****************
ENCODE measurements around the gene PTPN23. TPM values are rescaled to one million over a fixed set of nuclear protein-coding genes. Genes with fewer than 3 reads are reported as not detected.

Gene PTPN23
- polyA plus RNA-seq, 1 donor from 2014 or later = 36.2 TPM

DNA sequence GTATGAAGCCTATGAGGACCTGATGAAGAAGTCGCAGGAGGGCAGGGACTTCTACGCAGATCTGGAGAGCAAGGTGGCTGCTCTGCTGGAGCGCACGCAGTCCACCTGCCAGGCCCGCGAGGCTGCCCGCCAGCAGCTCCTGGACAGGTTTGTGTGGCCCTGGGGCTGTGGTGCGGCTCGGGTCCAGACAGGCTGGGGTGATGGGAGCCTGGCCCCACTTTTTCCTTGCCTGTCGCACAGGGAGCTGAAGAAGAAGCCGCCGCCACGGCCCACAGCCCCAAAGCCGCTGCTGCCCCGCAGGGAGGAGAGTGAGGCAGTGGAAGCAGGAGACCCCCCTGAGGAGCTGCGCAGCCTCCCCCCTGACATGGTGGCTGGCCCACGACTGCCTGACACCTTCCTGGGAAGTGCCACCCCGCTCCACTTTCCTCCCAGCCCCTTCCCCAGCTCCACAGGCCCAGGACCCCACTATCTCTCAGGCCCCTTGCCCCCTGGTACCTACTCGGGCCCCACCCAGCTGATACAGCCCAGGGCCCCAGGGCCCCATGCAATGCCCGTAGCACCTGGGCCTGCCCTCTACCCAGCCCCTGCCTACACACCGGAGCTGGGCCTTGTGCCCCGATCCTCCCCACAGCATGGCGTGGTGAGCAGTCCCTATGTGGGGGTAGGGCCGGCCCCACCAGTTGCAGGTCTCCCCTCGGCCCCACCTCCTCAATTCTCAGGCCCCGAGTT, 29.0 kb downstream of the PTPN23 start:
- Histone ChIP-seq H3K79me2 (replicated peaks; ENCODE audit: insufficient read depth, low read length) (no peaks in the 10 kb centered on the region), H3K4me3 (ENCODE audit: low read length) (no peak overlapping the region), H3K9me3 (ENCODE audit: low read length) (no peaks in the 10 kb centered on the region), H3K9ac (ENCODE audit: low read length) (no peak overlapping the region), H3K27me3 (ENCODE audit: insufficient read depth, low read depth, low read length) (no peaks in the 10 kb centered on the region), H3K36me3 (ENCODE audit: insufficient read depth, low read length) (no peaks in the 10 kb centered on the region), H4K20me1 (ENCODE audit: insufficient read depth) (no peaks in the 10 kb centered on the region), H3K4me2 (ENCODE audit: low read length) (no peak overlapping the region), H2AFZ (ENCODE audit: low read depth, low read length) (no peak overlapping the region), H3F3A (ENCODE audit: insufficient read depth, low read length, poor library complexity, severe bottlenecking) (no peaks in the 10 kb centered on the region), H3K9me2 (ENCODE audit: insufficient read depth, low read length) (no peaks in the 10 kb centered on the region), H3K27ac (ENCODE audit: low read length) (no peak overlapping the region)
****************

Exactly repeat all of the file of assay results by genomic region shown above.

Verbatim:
ENCODE measurements around the gene PTPN23. TPM values are rescaled to one million over a fixed set of nuclear protein-coding genes. Genes with fewer than 3 reads are reported as not detected.

Gene PTPN23
- polyA plus RNA-seq, 1 donor from 2014 or later = 36.2 TPM

DNA sequence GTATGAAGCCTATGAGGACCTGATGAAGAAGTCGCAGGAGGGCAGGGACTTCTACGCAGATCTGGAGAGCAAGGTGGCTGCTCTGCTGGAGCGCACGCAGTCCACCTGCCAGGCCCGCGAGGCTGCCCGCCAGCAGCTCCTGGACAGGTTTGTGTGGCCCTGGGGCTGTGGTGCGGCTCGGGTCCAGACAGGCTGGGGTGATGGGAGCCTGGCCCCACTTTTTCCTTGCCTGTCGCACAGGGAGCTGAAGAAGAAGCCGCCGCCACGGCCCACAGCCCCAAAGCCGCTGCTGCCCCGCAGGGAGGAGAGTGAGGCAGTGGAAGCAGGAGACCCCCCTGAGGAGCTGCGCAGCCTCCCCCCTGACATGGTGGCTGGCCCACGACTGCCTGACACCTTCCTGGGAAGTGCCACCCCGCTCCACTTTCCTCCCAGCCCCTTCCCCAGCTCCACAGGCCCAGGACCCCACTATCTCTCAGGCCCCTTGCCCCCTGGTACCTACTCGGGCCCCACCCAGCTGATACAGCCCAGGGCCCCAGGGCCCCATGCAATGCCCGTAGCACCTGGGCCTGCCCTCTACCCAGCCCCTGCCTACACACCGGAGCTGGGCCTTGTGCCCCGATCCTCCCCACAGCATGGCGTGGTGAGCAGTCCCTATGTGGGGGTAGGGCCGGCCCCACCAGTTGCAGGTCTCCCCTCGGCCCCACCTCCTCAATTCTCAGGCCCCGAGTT, 29.0 kb downstream of the PTPN23 start:
- Histone ChIP-seq H3K79me2 (replicated peaks; ENCODE audit: insufficient read depth, low read length) (no peaks in the 10 kb centered on the region), H3K4me3 (ENCODE audit: low read length) (no peak overlapping the region), H3K9me3 (ENCODE audit: low read length) (no peaks in the 10 kb centered on the region), H3K9ac (ENCODE audit: low read length) (no peak overlapping the region), H3K27me3 (ENCODE audit: insufficient read depth, low read depth, low read length) (no peaks in the 10 kb centered on the region), H3K36me3 (ENCODE audit: insufficient read depth, low read length) (no peaks in the 10 kb centered on the region), H4K20me1 (ENCODE audit: insufficient read depth) (no peaks in the 10 kb centered on the region), H3K4me2 (ENCODE audit: low read length) (no peak overlapping the region), H2AFZ (ENCODE audit: low read depth, low read length) (no peak overlapping the region), H3F3A (ENCODE audit: insufficient read depth, low read length, poor library complexity, severe bottlenecking) (no peaks in the 10 kb centered on the region), H3K9me2 (ENCODE audit: insufficient read depth, low read length) (no peaks in the 10 kb centered on the region), H3K27ac (ENCODE audit: low read length) (no peak overlapping the region)